The Toxic Substances Control Act (TSCA) risk determination for perchloroethylene (PCE) was revised by the U.S. Environmental Protection Agency (EPA) on December 14, 2022, with the conclusion that PCE, when considered a chemical substance, presents an unreasonable risk of harm to human health when assessed under its conditions of use.

PCE's Applications and Risks:

• Fluorinated compounds, solvents for cleaning and degreasing, lubricants, adhesives, and sealants, as well as aerosol degreasers, brake cleaners, lubricants, sealants, stone polish, stainless steel polish, and wipe cleansers are all made using PCE.
• The EPA determined that PCE poses an unreasonable danger to the health of employees, occupational non-users, consumers, and bystanders in its updated risk assessment based on 2020 risk review. The EPA also noted cancer hazards from long-term cutaneous and inhalation exposure to PCE.
• Overall, EPA identified that 60 of the 61 circumstances of use considered in making its judgment of an unreasonable risk were true. The condition of use-specific no unreasonable risk assessments that were previously granted by an order under section 6(i) of TSCA is superseded by the updated risk determination in the 2020 PCE risk assessment.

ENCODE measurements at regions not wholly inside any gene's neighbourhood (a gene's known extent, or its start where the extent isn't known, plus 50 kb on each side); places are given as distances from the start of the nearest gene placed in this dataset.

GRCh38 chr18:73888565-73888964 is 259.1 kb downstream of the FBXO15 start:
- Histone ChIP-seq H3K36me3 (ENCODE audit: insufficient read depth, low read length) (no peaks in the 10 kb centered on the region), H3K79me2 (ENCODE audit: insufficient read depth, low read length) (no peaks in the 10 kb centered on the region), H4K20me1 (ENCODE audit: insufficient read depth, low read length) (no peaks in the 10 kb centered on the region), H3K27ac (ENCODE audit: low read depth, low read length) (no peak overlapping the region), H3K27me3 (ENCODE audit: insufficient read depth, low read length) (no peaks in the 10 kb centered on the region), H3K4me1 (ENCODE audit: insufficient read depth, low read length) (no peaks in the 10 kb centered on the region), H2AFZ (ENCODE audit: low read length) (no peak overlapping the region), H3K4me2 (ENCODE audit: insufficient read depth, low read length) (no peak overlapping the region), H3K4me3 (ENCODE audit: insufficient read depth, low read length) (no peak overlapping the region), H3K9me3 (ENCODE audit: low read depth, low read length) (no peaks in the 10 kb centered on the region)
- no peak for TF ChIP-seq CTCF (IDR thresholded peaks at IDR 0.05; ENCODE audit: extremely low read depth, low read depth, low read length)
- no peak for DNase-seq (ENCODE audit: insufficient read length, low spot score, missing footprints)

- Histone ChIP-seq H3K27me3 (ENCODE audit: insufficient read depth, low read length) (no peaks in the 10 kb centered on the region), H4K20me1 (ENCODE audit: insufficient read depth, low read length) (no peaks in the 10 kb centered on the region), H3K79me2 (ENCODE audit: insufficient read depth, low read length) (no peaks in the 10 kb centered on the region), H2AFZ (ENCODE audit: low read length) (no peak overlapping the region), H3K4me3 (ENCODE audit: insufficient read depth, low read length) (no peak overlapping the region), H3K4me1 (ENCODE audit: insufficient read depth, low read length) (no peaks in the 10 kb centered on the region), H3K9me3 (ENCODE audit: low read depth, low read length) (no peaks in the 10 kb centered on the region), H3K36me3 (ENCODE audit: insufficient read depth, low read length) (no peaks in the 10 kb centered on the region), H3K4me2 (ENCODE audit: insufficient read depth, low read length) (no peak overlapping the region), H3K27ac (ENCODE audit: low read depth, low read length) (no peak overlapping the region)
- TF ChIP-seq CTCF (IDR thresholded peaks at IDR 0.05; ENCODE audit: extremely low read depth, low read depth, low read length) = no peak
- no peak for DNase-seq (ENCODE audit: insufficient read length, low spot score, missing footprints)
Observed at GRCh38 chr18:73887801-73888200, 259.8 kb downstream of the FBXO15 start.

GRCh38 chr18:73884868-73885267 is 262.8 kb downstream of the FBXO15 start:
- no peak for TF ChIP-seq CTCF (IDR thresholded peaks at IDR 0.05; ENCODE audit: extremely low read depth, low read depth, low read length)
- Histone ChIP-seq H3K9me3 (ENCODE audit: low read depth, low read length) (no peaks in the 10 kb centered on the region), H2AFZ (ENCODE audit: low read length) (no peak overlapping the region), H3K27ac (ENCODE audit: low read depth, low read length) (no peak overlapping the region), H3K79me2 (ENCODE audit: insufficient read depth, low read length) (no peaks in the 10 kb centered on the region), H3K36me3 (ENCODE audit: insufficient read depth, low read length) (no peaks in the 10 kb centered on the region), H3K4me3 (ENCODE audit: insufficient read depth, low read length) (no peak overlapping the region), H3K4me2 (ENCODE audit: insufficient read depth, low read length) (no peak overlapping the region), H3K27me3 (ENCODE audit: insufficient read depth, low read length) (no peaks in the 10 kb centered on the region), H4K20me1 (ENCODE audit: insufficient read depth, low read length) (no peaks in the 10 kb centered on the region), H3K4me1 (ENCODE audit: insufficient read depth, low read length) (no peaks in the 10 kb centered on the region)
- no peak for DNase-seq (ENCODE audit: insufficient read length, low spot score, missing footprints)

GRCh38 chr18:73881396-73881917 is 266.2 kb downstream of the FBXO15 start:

• When best industry practices or current OSHA regulations could address the identified unreasonable risk, EPA will work to be consistent with those standards as it goes forward with risk management rulemaking for PCE.
• As part of the risk management procedure, EPA will suggest workplace safety measures that would satisfy the TSCA's legal need to remove an unreasonable risk of harm to human health and the environment.

What is next for PCE:

• To make sure the public is safeguarded against irrational risks from these chemicals in a way that is supported by science and the law, EPA published a roadmap forward for the first 10 chemicals to go through risk review under TSCA in June 2021.
• EPA is using a screening-level methodology to evaluate the hazards associated with some of the first 10 chemicals, including PCE, in the air and water routes. The screening approach's objective is to assess the PCE routes in surface water, drinking water, and ambient air that were not included in the risk assessment for 2020 and to identify any concerns that were not taken into consideration.

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